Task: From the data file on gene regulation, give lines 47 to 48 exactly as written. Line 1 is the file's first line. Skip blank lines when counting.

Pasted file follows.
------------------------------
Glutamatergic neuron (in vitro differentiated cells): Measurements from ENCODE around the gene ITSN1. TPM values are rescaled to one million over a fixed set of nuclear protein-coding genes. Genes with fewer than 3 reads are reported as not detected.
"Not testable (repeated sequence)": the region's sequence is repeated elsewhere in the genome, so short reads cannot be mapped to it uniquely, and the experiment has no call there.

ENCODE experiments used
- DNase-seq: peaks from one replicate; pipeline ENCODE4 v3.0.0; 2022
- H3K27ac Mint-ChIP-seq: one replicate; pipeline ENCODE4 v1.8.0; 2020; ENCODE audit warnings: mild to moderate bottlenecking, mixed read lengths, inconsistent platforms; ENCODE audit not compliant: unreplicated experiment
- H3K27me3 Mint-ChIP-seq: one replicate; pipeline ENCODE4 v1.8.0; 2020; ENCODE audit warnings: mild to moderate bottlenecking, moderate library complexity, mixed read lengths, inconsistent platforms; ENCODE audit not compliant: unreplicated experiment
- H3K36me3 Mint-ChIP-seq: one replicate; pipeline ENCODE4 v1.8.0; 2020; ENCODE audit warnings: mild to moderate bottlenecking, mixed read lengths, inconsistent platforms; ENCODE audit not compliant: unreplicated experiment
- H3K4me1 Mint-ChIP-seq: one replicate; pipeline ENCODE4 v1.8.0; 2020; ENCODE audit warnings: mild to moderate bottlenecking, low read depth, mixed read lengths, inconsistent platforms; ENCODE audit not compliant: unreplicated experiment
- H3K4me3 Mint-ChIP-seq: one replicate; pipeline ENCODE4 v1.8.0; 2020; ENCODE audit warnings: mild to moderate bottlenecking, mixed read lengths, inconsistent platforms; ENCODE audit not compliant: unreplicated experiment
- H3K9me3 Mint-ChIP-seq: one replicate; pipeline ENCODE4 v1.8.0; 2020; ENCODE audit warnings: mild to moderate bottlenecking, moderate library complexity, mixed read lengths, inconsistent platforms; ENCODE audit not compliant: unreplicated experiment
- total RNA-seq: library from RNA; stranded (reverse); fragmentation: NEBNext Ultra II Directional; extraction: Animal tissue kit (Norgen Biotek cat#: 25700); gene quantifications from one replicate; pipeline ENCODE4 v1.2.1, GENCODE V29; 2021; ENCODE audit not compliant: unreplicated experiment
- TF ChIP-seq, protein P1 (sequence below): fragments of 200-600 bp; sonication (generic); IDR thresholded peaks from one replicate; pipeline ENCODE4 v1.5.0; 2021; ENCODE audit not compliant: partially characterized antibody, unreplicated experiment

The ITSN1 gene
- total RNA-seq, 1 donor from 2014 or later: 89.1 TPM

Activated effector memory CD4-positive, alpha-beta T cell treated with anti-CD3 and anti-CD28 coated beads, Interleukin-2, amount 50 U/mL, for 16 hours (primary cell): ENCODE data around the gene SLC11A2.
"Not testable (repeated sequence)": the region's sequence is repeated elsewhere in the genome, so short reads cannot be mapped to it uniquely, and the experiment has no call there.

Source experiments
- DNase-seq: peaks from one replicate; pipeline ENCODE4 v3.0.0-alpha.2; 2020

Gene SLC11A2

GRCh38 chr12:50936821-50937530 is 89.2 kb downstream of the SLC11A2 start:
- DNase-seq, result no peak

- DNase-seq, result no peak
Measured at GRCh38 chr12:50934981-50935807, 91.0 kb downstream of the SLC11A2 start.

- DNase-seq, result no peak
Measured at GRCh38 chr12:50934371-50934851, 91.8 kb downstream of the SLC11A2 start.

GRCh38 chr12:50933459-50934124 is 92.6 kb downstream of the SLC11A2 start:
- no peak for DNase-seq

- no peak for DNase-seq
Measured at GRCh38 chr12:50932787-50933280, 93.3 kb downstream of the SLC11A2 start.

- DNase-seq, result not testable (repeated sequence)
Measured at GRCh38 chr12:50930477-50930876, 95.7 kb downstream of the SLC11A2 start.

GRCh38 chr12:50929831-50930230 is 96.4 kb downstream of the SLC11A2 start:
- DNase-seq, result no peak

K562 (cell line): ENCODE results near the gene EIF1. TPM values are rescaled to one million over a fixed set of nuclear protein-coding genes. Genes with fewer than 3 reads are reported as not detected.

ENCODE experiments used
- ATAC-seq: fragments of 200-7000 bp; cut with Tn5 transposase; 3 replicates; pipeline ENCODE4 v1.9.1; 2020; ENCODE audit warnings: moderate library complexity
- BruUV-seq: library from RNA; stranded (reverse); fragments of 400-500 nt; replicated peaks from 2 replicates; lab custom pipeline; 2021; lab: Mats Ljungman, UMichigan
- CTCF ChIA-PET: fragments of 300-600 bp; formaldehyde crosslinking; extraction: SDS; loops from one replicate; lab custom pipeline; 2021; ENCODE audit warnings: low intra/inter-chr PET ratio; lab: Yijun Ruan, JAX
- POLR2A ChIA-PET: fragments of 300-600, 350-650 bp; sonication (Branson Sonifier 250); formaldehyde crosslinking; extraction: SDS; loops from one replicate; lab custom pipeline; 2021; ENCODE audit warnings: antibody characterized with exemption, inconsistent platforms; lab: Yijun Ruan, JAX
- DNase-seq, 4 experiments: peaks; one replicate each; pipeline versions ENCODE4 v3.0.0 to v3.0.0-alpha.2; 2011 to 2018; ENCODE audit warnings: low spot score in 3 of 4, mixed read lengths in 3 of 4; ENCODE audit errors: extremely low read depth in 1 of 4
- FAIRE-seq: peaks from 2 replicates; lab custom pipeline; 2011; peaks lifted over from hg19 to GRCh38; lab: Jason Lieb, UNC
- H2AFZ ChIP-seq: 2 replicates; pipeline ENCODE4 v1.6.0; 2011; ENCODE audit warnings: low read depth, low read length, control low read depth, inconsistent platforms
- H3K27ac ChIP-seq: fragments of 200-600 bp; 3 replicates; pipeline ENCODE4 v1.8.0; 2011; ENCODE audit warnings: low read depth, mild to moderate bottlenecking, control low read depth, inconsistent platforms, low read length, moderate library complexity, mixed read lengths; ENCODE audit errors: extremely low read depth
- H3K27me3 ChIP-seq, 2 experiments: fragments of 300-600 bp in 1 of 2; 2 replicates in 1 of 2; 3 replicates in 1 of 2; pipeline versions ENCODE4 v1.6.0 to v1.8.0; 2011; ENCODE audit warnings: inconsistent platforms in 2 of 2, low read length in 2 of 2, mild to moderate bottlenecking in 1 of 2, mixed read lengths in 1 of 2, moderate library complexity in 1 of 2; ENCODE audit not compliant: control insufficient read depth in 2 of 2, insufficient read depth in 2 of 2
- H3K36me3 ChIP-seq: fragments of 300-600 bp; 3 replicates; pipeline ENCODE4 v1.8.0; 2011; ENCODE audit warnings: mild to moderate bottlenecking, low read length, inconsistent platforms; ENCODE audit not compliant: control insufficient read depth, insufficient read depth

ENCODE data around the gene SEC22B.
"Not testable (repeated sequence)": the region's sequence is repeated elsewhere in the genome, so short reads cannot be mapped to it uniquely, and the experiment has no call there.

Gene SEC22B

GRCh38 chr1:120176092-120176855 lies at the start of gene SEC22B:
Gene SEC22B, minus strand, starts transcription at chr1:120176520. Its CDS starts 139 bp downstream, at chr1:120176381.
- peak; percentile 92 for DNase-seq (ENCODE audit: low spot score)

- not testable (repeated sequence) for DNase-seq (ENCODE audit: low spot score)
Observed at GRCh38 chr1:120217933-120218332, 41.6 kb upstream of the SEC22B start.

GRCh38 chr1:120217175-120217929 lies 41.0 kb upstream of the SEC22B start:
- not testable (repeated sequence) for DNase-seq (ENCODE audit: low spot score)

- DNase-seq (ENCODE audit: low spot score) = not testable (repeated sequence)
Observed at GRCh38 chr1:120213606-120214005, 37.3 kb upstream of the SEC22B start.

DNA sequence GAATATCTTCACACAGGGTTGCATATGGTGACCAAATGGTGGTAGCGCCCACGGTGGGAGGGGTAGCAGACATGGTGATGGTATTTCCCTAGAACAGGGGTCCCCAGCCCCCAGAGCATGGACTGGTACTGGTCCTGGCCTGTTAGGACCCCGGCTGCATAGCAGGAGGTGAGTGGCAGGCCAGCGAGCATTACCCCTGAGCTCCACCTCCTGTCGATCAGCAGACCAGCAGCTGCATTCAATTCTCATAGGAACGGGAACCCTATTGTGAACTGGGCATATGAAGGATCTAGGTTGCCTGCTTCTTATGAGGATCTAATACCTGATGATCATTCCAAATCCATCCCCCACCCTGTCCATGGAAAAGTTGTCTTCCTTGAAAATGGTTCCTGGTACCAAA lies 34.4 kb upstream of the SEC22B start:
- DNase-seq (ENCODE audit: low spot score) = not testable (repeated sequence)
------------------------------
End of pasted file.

"Not testable (repeated sequence)": the region's sequence is repeated elsewhere in the genome, so short reads cannot be mapped to it uniquely, and the experiment has no call there.

Gene SEC22B